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Barons History

1885 - 1929

The history of the Birmingham Barons dates back to 1885, when the Barons (originally named the Coal Barons) played in many Southern leagues during the early years of baseball. As leagues came and went, baseball in Birmingham survived. In 1901, the Southern Association formed with teams in Birmingham, Chattanooga, Little Rock, Memphis, Nashville, New Orleans, Selma, and Shreveport.

The modern Barons' first Southern Association title came in 1906 as the team went 85-47 under manager Harry Vaughn. It would be the first of 14 titles for the Barons in their long and storied history. Irving Wilhelm pitched the Barons' first perfect game on July 6th that year, a 7-0 victory over Montgomery. The win was one of the 87 Wilhelm would have as a Baron, still the most in club history.

A NEW HOME AND OWNER: WOODWARD AND RICKWOOD FIELD

In 1887, the Birmingham Barons were playing at the Slag Pile (West End Park), located on 6th street between 1st Ave North and the Alabama Great Southern Railroad tracks. The old Slag Pile grandstand would only hold approximately 600 fans. T.C.I., which owned the land, would only grant one 60-day lease at a time. A.H. (Rick) Woodward, the late Birmingham millionaire industrialist, decided to buy the team in 1910 from J. William McQueen, the Barons' owner since 1901.

After reaching the final terms of the sale in February 1910, Woodward's first objective was to construct a ballpark. In a short time, he produced plans for the first concrete and steel ballpark in the minor leagues. Woodward consulted legendary Philadelphia Athletics' manager Connie Mack about building the 12.7-acre park. Rickwood was modeled after such parks as Philadelphia's Shibe Park and Pittsburgh's Forbes Field. Construction of Rickwood was completed prior to the first game played there on August 18th, 1920. The Barons won the opener over Montgomery, 3-2, after a two-run rally in the ninth inning. A crowd in excess of 10,000 came for the contest.

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MOLESWORTH AND THE BARONS

An outfielder in addition to the manager, Carlton Molesworth arrived in Birmingham in 1908 and served longer than anyone as skipper of the Barons (1908-1922). "Moley" helped the Barons to two Southern Association (SA) titles, making his name synonymous with Birmingham Baseball. The Barons won their first SA pennant for Molesworth at Rickwood in 1912 as they held of Mobile with an 85-51 record. This was the season that Jimmy Johnston stole 81 bases for Birmingham.

The first of five Hall of Famers to wear a Barons uniform was Burleigh Grimes. The right-handed pitcher played in Birmingham from 1914-1916 and later became one of the last legal spitball pitchers in Major League Baseball. In 1914, the Barons took their third SA title with an 88-62 mark. In 1915, Grimes collected 158 strikeouts and won 20 games. During the following 1916 season, he tossed a team-leading 276.0 innings.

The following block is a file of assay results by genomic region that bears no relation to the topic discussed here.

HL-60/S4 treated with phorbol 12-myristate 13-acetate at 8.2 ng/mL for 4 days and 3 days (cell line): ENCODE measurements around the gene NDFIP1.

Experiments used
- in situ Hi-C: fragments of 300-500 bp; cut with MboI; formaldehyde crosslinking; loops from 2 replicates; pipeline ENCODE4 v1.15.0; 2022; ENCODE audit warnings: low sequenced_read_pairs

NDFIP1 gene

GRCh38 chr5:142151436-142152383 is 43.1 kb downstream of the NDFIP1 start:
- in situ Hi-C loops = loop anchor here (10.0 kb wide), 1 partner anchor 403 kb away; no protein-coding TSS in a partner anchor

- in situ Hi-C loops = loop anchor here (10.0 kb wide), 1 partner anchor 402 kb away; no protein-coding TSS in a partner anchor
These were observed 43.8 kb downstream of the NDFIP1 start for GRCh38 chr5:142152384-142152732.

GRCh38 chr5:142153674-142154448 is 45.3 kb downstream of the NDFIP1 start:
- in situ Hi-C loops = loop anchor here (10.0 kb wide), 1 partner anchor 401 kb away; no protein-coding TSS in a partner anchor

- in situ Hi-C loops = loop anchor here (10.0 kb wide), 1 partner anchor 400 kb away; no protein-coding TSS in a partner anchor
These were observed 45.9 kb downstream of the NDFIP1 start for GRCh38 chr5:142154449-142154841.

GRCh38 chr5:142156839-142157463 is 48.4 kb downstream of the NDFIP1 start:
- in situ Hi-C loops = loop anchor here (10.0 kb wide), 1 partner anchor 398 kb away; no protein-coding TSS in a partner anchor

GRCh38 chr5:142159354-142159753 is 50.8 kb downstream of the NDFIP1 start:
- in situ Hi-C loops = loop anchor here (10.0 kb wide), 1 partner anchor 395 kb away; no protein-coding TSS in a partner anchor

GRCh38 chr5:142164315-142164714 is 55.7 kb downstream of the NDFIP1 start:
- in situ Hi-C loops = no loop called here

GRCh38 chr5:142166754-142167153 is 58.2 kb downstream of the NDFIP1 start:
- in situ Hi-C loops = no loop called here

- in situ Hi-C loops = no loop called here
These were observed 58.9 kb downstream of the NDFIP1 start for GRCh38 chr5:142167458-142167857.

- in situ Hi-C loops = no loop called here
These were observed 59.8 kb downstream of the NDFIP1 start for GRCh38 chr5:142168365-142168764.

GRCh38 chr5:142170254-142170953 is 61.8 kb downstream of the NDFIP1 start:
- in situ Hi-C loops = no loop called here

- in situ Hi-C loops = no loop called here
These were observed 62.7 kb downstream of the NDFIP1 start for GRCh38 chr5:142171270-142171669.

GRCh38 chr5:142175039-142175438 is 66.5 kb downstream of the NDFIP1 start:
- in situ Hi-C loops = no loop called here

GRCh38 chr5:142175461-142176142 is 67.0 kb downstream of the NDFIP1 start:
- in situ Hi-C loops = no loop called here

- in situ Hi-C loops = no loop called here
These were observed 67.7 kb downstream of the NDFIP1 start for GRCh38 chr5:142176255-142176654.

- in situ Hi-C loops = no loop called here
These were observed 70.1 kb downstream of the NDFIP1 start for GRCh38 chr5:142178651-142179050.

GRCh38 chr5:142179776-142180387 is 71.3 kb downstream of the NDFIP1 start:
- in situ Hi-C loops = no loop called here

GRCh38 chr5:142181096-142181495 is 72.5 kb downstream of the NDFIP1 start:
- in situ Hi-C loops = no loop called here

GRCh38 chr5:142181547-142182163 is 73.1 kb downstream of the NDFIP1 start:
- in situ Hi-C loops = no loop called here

Four pitchers threw no-hit games at Rickwood Field in 1917; three Barons (Ralph Comstock, Carmen Hill, and Ray Milligan) tallied one each, and one Little Rock pitcher recorded the other no-hitter. Hill set a Barons record for wins with a 26-12 record during that season.

A tornado ripped through Rickwood Field on the morning of Saturday, April 16th, 1921. The twister destroyed the wooden outfield fence and the bleachers, causing $30,000 in damages. Cleanup operations started in the afternoon and a temporary fence was constructed for a series against Little Rock two days later.

Molesworth's long tenure ended when he resigned as manager during the 1922 season. He remains one of only two Birmingham managers to win two SA or Southern League (SL) titles.

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THE GOLDEN AGE: THE 1920s

Much of America's attention turned to sports during the 1920's. It was no different in Birmingham, where the Baros set attendance records at Rickwood Field. During the decade the Barons dew 160,000 fans or more to Rickwood eight times, including a then team-record 299,150 in 1927, a year in which the Barons played all their games during the day and had no Sunday games. During the 1927 season, Hall of Famer Rube Marquard pitched for the Barons.

A total of 14 years passed before the Barons won their next SA title. In 1928, the team posted a batting average of .331 and won a club-record 99 games for manager Johnny Dobbs. This was the first split-season schedule in the history of the SA; the Barons took the first-half title, then beat Memphis in three-straight games for the championship. The next season, the Barons made it back-to-back titles under Dobbs as 13 players hit .300 or better, an SA record. The Barons also won their first Dixie Series appearance, besting Texas League team Dallas, 4-2.